We can't predict the future, but we can take an educated guess: Tickets (not reservations) to Grant Achatz and Nick Kokonas's El Bulli-themed menu at Next in Chicago are going to be one of the hottest commodities in the food world this year. The short run of two of the country's most famous chefs replicating a menu from one of the most legendary chefs in the world promises absolute madness when it comes to doling out tables. The rules for buying tickets just went live on Next's Facebook page, and the process is so overly orchestrated that it feels like it would have been easier to get tickets to the actual El Bulli, which closed last year.
Where El Bulli had you send in an email requesting a table and then "cross your fingers and hope for the best," Next has set up a delicate process apparently meant to head off the crashing website and bruised "refresh" fingers that drove people crazy when David Chang started Momofuku Ko with it's online-only reservations.
Unlike its inspiration, Next's reservation system is structured and complicated. That's for a reason. El Bulli's annual six-month season booked up almost immediately, so they only had to deal with making reservations for one day. Next's El Bulli cover menu goes from Feb. 8 through May 27, and thousands are expected to try for tickets. while most tickets will be part of a season tickets package, some will be same-day. Next serves five nights a week, and will do one El Bulli serving each night. Season tickets will account for about 50 seats, but you can try for one of the 10 same-night tickets that will go on sale each day on the Facebook page. One table each night will be auctioned off to benefit the University of Chicago Cancer Center, where Achatz received treatment for tongue cancer.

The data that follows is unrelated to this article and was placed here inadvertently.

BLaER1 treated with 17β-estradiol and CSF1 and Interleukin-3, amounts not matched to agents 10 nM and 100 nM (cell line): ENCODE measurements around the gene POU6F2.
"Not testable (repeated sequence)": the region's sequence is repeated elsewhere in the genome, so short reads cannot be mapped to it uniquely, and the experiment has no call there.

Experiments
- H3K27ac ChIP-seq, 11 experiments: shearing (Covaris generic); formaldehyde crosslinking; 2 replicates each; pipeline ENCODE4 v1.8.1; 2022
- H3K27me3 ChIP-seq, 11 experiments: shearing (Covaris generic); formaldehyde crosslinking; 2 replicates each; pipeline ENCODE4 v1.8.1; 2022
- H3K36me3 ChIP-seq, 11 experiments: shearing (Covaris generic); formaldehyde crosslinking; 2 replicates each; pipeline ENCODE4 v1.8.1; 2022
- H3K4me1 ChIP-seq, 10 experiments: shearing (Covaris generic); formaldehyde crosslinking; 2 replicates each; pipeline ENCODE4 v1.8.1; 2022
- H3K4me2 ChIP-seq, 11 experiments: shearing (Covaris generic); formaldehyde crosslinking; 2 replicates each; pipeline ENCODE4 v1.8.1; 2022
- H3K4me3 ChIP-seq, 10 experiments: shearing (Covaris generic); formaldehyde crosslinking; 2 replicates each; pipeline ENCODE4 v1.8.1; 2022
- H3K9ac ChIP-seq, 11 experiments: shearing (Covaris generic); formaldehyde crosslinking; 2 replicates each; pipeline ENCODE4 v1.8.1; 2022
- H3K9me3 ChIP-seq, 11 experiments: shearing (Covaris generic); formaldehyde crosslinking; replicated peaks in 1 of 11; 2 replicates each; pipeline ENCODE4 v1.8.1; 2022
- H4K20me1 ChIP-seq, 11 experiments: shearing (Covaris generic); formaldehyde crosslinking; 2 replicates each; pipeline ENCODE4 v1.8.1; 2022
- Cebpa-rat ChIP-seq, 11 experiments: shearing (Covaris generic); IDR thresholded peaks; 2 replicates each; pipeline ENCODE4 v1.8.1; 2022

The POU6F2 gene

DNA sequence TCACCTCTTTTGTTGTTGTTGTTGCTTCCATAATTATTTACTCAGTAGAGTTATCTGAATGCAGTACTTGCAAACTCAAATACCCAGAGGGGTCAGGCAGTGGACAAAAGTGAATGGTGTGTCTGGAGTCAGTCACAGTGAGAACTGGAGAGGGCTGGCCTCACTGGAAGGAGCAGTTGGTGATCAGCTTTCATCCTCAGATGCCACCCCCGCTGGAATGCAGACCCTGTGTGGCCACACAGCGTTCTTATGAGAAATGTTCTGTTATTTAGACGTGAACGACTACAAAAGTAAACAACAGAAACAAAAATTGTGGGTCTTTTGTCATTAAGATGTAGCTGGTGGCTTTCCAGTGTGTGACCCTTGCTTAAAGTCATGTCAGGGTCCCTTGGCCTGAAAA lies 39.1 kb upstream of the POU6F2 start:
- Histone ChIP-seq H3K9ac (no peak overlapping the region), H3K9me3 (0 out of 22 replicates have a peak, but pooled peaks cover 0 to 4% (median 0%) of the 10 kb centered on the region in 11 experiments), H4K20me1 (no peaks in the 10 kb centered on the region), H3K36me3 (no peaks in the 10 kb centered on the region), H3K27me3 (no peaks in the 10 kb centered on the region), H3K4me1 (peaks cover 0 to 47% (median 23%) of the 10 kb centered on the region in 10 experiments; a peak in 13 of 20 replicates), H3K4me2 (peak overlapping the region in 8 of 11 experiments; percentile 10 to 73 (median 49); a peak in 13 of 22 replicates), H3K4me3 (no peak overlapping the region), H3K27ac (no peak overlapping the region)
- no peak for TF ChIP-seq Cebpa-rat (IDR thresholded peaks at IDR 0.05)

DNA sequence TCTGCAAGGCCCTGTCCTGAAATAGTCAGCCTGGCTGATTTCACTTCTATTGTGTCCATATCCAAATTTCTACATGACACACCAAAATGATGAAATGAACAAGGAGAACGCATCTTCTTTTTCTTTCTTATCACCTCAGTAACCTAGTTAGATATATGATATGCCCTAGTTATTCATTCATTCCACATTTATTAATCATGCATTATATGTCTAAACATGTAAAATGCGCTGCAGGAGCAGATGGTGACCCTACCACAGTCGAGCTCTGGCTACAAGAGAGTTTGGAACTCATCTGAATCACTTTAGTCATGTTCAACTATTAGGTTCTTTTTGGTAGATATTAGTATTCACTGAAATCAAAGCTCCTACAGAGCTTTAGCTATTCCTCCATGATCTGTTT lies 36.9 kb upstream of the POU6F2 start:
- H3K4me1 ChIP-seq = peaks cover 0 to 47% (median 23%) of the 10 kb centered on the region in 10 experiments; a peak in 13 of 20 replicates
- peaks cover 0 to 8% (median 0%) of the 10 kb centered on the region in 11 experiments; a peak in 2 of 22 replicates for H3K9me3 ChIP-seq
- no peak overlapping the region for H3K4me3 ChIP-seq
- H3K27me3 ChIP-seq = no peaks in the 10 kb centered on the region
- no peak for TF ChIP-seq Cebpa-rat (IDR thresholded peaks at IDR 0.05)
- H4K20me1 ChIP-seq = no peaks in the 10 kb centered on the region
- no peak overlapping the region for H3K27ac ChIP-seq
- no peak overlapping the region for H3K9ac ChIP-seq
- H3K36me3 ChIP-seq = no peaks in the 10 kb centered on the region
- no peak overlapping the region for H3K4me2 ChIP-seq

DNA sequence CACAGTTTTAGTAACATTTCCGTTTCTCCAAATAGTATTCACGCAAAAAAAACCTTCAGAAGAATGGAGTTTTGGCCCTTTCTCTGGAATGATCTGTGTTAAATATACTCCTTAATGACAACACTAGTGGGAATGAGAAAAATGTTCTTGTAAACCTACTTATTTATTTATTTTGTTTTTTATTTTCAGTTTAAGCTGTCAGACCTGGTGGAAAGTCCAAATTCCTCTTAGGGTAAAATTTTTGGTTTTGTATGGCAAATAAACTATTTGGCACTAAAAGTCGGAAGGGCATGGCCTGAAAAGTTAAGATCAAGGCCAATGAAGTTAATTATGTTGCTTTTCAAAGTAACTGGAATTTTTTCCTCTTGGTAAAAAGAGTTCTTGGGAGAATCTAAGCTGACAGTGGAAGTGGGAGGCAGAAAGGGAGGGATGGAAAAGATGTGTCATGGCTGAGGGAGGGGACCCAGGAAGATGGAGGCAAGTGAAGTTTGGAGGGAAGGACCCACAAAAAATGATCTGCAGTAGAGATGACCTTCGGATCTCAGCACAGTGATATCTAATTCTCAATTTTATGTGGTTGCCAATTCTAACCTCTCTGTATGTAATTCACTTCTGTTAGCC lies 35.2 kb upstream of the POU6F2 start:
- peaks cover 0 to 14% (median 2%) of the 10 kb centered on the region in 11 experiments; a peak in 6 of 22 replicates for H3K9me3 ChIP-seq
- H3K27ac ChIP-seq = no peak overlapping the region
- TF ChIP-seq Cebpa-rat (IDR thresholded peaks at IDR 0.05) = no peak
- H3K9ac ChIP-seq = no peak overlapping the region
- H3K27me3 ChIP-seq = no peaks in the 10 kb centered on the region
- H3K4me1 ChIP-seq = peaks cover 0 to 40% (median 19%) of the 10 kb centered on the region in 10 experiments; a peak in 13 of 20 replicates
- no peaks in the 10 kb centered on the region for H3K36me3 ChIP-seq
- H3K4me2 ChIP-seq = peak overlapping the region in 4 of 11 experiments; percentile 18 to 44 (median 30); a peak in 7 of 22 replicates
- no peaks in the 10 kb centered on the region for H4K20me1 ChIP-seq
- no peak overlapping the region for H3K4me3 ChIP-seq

The 29-course El Bulli dinners cost $365 for food and beverage, but not including tax and tip, which bring the total to about $473, Eater estimated.
Once you sign up for an account at Next, you can try to buy tickets when they go on sale (the date hasn't been announced yet, but expect it any time). If you don't get into the 50-person ticket-buying room, you sign up in what the restaurant's calling a "waiting room," to receive an email letting you know it's your turn to buy, the Facebook page says. "Once that email is sent you will have one hour to complete the transaction. Please note that hitting ‘refresh’ or generating more than one email will move you to the back of the line. Season tickets are limited to one package per account." Basically, if you can't buy a ticket immediately, you have to cross your fingers and hope for the best. And refresh your email constantly.
So why is this worth it? Well, Achatz is one of the best chefs in the country (he won best chef in the United States from the James Beard Foundation in 2008), and his Alinea restaurant in Chicago has three Michelin stars and comes in sixth among the World's 50 Best Restaurants. But Achatz is basically the understudy here. El Bulli topped the 50-best list for five of the last 10 years, and Adria is widely considered to be the world's greatest chef, who Gourmet called the "Salvador Dali of the kitchen." And Adria helped Achatz create his El Bulli replica, so until Adria decides to start something else, really the closest you can come to eating at El Bulli ever again.
And people are already antsy for reservations. "I envision ppl sitting by computers stressing out. Next wields some mighty power," tweeted Eater Chicago editor Ari Bendersky, in response to Time Out Chicago's Twitter call for #Nextfeelings. "The irony is how much stress it'll to be to try and get season tix primarily to alleviate the stress of getting tix," tweeted Chicago theater blogger Bries Vannon. One jogger commenting on Next's Facebook wrote, "Set a new PR for a training run - the thought of missing the ticket release really made me push myself. Now I just need to catch my breath." Until those tickets are doled out, though, most people will be holding their breath.